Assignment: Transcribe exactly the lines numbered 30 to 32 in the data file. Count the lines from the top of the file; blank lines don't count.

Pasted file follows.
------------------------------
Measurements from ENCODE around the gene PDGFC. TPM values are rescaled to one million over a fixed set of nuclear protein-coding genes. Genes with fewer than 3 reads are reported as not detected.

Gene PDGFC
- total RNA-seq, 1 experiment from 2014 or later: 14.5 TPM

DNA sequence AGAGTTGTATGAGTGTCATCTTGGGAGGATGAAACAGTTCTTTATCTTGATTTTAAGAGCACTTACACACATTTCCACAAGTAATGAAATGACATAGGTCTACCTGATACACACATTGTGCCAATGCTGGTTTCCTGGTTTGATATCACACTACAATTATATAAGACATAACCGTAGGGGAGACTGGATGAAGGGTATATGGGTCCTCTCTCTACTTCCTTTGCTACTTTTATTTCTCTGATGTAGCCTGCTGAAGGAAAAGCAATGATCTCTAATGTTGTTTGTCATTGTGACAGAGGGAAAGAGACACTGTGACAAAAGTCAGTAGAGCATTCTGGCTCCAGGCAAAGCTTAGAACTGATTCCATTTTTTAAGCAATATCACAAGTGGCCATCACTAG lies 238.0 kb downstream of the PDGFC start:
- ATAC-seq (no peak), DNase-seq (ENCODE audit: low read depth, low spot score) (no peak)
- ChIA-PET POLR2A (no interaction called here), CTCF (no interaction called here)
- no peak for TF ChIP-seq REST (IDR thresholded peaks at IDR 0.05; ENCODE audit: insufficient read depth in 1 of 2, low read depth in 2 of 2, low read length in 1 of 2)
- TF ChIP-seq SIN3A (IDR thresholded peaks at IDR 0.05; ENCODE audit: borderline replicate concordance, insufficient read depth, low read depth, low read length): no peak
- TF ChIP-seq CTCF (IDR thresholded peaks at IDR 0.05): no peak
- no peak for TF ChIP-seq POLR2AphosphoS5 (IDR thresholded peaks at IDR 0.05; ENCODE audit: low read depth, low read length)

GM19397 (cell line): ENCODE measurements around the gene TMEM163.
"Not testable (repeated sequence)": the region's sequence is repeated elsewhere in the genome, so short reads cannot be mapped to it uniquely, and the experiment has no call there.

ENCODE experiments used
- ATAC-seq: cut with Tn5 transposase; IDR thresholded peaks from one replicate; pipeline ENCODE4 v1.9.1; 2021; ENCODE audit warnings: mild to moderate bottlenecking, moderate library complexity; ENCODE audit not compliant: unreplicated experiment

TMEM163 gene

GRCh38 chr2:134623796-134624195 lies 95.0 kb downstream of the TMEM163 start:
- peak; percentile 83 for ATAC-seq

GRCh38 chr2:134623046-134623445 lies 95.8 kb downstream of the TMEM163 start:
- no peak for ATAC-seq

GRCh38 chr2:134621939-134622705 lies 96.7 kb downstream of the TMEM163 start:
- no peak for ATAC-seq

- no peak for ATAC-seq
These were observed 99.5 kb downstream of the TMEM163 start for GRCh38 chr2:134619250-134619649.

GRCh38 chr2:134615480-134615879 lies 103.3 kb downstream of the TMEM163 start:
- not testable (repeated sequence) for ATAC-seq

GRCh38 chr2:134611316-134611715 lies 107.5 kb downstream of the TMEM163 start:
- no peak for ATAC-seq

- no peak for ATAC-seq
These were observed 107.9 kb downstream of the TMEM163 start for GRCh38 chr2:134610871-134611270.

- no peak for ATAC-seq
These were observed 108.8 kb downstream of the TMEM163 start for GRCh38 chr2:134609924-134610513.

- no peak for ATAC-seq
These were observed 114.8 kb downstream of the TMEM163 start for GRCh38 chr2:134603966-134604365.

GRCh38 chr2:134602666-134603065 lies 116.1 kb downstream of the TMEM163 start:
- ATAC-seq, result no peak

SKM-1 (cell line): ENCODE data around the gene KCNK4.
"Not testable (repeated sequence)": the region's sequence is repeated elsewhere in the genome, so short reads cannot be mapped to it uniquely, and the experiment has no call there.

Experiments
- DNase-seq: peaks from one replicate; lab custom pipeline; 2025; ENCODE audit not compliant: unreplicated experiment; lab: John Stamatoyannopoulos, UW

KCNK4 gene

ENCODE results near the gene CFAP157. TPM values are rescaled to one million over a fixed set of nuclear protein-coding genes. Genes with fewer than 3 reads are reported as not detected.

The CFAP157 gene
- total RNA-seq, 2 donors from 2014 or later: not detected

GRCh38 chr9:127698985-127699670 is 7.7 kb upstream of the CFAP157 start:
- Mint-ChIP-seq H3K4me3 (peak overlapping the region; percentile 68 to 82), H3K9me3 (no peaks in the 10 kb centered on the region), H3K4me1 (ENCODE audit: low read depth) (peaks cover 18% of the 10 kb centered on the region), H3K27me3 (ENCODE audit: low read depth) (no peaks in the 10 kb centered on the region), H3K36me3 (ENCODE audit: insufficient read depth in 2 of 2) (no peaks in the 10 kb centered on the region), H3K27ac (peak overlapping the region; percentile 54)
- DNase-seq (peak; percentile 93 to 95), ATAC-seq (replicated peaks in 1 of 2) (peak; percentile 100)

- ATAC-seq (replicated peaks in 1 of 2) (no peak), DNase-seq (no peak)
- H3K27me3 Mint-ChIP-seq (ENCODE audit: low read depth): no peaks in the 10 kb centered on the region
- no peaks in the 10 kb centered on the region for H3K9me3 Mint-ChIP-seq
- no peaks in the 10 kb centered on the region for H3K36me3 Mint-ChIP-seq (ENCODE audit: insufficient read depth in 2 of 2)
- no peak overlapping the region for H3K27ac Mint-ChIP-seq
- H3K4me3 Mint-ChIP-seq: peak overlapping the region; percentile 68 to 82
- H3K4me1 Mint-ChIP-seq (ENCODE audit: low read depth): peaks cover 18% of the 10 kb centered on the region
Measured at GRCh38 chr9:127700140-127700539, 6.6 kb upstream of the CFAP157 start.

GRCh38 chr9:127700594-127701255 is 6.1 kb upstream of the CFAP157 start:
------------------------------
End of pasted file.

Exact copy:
- no peak for ATAC-seq
These were observed 108.8 kb downstream of the TMEM163 start for GRCh38 chr2:134609924-134610513.

- no peak for ATAC-seq